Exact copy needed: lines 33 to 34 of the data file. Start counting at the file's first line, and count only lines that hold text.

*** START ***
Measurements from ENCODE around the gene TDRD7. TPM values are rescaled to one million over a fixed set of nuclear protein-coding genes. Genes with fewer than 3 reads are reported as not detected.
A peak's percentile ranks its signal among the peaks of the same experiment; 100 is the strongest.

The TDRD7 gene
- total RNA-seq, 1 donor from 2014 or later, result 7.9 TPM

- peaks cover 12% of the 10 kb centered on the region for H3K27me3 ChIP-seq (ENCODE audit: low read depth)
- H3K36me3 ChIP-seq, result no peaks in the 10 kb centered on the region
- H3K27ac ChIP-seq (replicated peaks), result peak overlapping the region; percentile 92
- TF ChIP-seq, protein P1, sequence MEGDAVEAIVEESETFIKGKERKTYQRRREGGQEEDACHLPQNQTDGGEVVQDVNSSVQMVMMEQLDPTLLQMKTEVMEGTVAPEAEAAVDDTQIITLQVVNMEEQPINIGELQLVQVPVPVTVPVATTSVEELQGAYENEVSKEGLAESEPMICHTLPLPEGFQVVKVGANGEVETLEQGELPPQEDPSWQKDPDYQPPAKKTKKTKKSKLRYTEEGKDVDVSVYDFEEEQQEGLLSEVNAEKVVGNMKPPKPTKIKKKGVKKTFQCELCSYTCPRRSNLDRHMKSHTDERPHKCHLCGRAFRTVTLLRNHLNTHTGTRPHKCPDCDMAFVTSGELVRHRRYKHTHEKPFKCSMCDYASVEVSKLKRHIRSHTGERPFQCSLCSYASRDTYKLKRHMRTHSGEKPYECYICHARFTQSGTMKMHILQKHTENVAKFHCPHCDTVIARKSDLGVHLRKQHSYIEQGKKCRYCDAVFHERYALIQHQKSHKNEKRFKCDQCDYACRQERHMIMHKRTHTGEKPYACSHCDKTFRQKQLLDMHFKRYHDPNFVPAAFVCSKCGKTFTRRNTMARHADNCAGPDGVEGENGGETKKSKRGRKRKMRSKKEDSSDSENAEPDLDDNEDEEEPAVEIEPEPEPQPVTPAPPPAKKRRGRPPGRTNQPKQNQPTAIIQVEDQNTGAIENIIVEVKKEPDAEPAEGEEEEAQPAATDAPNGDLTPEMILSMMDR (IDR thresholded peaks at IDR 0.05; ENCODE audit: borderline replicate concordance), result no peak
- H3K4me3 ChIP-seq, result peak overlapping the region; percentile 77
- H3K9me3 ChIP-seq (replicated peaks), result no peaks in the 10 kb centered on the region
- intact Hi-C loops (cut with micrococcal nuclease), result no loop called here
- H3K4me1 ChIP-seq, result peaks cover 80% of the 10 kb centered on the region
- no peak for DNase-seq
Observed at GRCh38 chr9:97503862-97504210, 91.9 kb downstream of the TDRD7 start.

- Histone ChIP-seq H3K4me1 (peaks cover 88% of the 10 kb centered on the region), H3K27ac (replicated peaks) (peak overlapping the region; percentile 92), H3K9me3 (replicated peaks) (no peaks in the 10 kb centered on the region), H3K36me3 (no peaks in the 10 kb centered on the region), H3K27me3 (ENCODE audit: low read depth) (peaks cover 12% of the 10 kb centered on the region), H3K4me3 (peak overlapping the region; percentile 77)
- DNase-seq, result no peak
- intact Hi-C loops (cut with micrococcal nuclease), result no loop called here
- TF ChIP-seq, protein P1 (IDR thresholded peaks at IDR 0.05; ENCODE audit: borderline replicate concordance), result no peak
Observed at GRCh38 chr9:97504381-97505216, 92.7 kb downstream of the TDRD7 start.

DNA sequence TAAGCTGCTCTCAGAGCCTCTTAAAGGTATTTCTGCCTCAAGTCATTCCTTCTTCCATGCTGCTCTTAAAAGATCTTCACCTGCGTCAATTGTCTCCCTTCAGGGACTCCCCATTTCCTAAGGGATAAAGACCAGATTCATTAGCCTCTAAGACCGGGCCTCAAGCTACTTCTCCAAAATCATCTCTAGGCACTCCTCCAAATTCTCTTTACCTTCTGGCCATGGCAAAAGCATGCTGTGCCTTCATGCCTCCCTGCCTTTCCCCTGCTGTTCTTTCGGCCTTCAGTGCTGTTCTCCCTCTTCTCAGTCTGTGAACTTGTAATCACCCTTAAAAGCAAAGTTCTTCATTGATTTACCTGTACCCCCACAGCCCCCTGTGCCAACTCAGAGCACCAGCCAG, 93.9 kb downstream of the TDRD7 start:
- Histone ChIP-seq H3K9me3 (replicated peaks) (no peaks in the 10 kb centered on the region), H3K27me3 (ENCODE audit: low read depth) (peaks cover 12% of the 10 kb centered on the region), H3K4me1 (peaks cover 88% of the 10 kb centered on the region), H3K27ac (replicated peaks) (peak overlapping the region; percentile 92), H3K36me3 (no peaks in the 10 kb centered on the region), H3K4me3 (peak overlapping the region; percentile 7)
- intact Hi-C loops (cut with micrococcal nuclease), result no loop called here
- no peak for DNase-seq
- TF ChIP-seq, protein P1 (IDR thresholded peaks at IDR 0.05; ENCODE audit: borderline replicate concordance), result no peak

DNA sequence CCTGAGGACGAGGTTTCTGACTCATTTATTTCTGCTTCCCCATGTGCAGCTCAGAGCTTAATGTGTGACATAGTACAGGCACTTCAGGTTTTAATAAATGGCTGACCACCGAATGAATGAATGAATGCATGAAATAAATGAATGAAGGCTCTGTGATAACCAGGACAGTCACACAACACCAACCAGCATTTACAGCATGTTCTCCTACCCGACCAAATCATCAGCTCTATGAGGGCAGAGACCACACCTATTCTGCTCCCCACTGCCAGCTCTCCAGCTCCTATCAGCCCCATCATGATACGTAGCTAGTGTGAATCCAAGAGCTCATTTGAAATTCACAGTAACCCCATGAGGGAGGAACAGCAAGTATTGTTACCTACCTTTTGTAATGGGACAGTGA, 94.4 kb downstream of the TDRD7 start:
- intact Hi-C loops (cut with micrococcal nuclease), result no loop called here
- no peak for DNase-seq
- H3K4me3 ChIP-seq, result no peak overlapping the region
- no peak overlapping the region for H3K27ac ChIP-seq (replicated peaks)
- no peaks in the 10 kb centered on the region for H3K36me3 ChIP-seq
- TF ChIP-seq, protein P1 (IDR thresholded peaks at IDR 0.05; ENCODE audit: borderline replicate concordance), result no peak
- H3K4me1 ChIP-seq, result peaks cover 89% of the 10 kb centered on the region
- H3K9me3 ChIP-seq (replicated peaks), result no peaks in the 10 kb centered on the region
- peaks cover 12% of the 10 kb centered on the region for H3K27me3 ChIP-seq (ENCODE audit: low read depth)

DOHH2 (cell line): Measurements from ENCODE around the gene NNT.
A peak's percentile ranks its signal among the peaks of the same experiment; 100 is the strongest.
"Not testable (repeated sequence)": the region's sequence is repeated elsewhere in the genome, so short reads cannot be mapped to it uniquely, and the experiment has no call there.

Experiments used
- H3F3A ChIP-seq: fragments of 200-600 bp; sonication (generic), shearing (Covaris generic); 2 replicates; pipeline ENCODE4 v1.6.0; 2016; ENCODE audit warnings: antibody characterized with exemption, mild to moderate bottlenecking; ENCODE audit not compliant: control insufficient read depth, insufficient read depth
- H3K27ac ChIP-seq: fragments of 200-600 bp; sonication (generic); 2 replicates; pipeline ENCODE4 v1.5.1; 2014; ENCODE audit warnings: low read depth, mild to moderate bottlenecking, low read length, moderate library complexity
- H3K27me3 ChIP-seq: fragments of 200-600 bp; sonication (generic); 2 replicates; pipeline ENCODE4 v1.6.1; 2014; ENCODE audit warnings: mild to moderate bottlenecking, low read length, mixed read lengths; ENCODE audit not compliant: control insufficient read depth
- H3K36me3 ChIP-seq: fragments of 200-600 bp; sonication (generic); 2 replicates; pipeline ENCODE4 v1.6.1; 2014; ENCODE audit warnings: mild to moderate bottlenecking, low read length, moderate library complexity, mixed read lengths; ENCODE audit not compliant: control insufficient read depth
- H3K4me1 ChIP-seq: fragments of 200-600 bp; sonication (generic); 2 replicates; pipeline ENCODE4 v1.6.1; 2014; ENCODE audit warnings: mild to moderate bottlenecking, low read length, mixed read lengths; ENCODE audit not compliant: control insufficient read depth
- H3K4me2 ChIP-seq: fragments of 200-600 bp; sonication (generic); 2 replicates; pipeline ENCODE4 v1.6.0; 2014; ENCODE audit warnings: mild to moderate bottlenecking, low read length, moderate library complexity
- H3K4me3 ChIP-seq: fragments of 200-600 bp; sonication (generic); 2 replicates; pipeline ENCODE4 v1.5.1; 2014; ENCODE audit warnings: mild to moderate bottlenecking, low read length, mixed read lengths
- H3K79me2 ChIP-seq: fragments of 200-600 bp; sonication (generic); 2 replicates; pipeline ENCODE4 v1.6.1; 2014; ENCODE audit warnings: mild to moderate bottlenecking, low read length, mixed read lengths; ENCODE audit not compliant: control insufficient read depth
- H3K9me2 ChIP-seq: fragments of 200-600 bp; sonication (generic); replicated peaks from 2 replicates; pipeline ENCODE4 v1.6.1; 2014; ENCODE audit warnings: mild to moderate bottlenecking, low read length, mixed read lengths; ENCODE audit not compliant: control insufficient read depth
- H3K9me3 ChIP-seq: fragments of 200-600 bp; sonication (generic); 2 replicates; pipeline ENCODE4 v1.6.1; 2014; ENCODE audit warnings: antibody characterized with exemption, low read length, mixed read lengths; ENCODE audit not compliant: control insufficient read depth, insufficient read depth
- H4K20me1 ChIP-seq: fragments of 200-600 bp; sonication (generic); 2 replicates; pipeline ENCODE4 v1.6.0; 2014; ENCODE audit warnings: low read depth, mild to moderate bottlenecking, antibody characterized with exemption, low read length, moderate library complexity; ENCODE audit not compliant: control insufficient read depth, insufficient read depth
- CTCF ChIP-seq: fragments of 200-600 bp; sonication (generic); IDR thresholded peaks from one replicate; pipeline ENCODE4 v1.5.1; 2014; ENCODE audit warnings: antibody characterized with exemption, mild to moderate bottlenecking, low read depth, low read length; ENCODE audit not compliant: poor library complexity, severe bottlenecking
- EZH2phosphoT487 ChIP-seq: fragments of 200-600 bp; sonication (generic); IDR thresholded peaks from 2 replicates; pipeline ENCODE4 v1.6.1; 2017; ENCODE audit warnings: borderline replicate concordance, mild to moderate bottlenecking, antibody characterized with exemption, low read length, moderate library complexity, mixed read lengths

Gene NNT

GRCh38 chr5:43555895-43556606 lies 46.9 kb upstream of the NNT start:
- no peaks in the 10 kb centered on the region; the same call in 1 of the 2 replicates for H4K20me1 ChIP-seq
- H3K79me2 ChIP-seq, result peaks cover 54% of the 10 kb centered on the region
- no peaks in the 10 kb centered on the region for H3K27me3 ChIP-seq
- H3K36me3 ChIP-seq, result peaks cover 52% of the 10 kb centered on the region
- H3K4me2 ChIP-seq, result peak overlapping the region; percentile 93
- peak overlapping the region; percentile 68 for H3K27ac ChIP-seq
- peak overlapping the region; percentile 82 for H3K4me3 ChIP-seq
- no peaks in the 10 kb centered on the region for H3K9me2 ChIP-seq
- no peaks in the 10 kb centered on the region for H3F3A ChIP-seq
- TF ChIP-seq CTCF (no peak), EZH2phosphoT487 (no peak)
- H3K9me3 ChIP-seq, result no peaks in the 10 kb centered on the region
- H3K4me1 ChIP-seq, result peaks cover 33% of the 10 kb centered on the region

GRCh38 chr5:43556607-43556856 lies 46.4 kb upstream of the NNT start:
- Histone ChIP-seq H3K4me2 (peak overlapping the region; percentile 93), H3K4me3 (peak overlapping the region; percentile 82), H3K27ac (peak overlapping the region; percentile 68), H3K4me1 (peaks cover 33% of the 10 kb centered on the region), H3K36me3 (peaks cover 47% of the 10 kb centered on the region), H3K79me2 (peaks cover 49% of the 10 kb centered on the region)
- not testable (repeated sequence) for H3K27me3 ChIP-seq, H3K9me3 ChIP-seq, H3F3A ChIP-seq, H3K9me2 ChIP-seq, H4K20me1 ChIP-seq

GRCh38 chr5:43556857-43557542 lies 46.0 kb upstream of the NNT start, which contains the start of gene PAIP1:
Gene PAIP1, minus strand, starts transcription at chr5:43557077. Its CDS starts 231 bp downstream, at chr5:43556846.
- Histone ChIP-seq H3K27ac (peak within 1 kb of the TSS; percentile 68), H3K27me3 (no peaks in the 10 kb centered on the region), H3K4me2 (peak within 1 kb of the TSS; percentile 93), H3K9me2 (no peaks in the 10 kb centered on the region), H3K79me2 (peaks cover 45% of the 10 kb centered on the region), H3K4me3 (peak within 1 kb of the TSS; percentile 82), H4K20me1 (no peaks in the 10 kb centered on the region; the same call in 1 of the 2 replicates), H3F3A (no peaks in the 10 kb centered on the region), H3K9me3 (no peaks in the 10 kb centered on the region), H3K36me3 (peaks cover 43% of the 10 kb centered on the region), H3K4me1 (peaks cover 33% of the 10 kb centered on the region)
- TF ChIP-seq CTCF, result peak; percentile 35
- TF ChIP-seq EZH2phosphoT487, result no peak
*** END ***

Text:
- H3K9me3 ChIP-seq (replicated peaks), result no peaks in the 10 kb centered on the region
- peaks cover 12% of the 10 kb centered on the region for H3K27me3 ChIP-seq (ENCODE audit: low read depth)